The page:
Brunch Special Kongunadu Style Cauliflower Curry
Image Credit: EatWell101

The western part of Tamil Nadu made up of a cluster of regions like Pollachi, Coimbatore, Salem, Mettur, Tirupur and more, is home to a lesser-known style of Tamilian cooking known as Kongunadu cuisine. When compared to Chettinad cuisine, a more popular section of regional cooking, Kongunadu cooking is more cautious in the use of spices and mostly made with gingelly or coconut oil. Ingredients like pepper, jeera and fresh turmeric are used liberally across dishes and meats like country chicken, freshwater fish, rabbit and goat are featured heavily even in home-cooking.

The concept of pairing kolambu, a runny, spicy gravy with vegetables or meat, with dosas or idlis came from these regional cuisines, where folklore suggests that a newly married groom wasn’t served meat for every meal in the bride’s home, while he stayed there. Instead, a tomato or cauliflower kolambu was made to make up for the lack of, during a mid-day meal or for breakfast. This cauliflower kolambu makes for a fantastic meat-free option that tastes equally great with rice, if not eaten as a brunch dish. The robust flavour of the roasted spices with the addition of tamarind and potatoes, to add bulk to the curry, make a case for how satisfying a meal it can be.



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  • 250 grams cauliflower florets
  • 2 potatoes, diced
  • 2 onions, chopped
  • 3 tomatoes, chopped
  • ½ cup baby shallots
  • ½ cup shredded coconut
  • 1 teaspoon cumin seeds
  • 2 cloves
  • 1 teaspoon fennel seeds
  • ½ inch piece cinnamon
  • 3-4 whole black peppercorns
  • 1 tablespoon coriander seeds
  • 4 dry red chillies
  • 5 + 5 cloves garlic
  • 1 inch piece tamarind
  • 15-20 curry leaves
  • 1 teaspoon turmeric powder
  • 1 teaspoon chilli powder
  • 2 tablespoons chopped coriander
  • Salt to taste
  • ½ cup gingelly oil


  • Heat half the amount of gingelly oil in a pan and add the cinnamon stick, cloves, fennel seeds and black peppercorns. Allow the spices to bloom before tipping in the cumin seeds, coriander seeds, red chillies and tamarind.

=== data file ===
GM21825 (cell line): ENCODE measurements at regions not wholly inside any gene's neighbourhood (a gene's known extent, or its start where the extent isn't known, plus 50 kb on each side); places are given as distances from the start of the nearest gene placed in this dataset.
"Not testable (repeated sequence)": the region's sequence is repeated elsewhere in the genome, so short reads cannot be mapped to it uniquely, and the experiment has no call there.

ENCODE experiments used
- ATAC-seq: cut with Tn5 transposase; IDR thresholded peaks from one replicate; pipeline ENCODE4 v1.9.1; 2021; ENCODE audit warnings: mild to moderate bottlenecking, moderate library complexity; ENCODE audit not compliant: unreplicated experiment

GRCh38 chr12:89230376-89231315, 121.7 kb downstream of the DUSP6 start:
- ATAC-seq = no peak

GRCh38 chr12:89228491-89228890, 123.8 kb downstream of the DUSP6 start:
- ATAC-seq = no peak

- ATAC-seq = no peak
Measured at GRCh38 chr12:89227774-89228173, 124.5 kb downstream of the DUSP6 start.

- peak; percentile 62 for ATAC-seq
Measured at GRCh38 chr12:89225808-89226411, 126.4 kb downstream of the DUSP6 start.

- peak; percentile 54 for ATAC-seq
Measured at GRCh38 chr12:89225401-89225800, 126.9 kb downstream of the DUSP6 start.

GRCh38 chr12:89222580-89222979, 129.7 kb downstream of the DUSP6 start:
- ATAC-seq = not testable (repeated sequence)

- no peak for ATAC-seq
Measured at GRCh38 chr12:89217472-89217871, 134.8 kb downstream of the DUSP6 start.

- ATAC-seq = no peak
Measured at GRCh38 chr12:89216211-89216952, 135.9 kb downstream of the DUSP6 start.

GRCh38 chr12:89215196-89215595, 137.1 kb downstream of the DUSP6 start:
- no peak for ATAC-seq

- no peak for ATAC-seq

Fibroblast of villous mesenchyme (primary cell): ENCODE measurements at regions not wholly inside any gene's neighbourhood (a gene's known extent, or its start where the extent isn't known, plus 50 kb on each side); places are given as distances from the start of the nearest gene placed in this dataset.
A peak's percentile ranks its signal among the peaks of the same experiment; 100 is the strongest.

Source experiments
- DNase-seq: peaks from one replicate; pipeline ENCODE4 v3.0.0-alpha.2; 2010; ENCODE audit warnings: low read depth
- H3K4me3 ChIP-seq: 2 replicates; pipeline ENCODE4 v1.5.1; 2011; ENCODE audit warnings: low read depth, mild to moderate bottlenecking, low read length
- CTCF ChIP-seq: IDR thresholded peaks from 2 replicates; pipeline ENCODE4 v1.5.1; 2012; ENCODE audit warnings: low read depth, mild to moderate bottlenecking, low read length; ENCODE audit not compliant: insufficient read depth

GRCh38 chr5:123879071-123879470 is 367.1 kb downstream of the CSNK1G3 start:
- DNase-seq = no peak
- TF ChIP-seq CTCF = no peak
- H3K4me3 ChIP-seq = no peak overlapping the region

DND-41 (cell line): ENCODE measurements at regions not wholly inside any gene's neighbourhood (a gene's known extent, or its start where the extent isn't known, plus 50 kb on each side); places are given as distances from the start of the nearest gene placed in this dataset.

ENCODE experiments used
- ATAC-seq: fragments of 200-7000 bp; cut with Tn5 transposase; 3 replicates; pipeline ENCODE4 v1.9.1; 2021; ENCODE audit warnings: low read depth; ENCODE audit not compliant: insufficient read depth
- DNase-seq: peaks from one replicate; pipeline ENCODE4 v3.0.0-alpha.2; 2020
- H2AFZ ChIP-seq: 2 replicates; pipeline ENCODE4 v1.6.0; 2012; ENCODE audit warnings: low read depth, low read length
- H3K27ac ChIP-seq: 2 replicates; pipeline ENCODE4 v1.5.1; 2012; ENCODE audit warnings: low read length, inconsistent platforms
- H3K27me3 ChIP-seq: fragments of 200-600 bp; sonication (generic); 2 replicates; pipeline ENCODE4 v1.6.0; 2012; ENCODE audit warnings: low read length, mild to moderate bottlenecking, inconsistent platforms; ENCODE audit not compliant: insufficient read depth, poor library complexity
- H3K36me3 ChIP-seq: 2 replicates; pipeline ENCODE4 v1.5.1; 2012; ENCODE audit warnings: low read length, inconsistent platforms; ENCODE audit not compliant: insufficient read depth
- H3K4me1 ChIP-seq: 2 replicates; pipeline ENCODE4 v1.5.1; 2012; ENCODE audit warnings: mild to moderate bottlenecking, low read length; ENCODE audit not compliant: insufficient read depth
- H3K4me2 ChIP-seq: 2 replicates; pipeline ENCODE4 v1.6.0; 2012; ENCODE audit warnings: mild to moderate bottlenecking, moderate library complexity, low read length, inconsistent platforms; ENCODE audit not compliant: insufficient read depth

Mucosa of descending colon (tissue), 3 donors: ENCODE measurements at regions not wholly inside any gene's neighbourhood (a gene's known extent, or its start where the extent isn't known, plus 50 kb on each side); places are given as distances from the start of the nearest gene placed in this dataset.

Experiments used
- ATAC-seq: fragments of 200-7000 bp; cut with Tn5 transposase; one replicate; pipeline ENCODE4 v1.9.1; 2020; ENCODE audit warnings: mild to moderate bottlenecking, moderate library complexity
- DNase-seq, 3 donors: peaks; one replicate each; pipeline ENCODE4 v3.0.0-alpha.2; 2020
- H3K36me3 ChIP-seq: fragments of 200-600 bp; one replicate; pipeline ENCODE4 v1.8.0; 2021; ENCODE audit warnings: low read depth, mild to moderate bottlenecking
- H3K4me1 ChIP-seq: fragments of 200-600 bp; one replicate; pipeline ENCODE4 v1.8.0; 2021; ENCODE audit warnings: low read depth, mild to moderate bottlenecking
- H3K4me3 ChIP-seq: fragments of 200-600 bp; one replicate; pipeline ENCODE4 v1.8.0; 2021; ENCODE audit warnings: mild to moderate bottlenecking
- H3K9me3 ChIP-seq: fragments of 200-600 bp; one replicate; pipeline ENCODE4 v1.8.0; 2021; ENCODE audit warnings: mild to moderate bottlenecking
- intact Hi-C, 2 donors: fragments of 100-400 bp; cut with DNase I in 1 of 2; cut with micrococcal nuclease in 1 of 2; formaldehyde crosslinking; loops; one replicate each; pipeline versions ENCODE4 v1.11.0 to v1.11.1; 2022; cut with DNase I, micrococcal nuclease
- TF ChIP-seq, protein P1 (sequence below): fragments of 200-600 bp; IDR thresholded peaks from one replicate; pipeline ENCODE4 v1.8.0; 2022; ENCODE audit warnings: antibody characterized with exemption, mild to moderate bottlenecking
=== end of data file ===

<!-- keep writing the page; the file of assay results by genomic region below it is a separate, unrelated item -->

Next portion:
• Saute the spice mix for 2-3 minutes, until they begin to release their aroma. Add the five cloves of garlic and about 10 of the curry leaves to the spice mix and let them fry for a minute or two. Throw in the shallots and coat it in the spices and oil; continue to cook this mixture until the shallots begin to soften slightly.
  • Once the shallots are glossy and translucent, add the coconut and toss everything together. Allow the coconut to toast for a few minutes and once they begin to turn brown, add the tomatoes.
  • Season with salt and allow the tomatoes to cook in their released juices. Continue to cook down the mixture until it is completely mushy and the fat begins to separate at the edges. Meanwhile, bring some salted water to a boil and add the potatoes to it. Cook until the potatoes are tender and drain.
  • Once the tomato mixture is ready, take it off the heat and cool down completely before grinding into a smooth paste. Heat the remaining half of gingelly oil in the same pan and allow the curry leaves to crackle. Add the chopped onions and fry them until they are soft. Crush the remaining cloves of garlic with the back of your knife and add it to the cooking onions.
  • Add the turmeric and chilli powder, followed by the potatoes and cauliflower. Mix everything to combine and pour the spice paste back into the pan with vegetables. Add a bit of water to thin the mixture out a bit and season with salt.
  • Cover and cook for 10-12 minutes, until the cauliflower is softened and garnish with plenty of chopped coriander. Serve hot with idli, dosa, rice or parotta.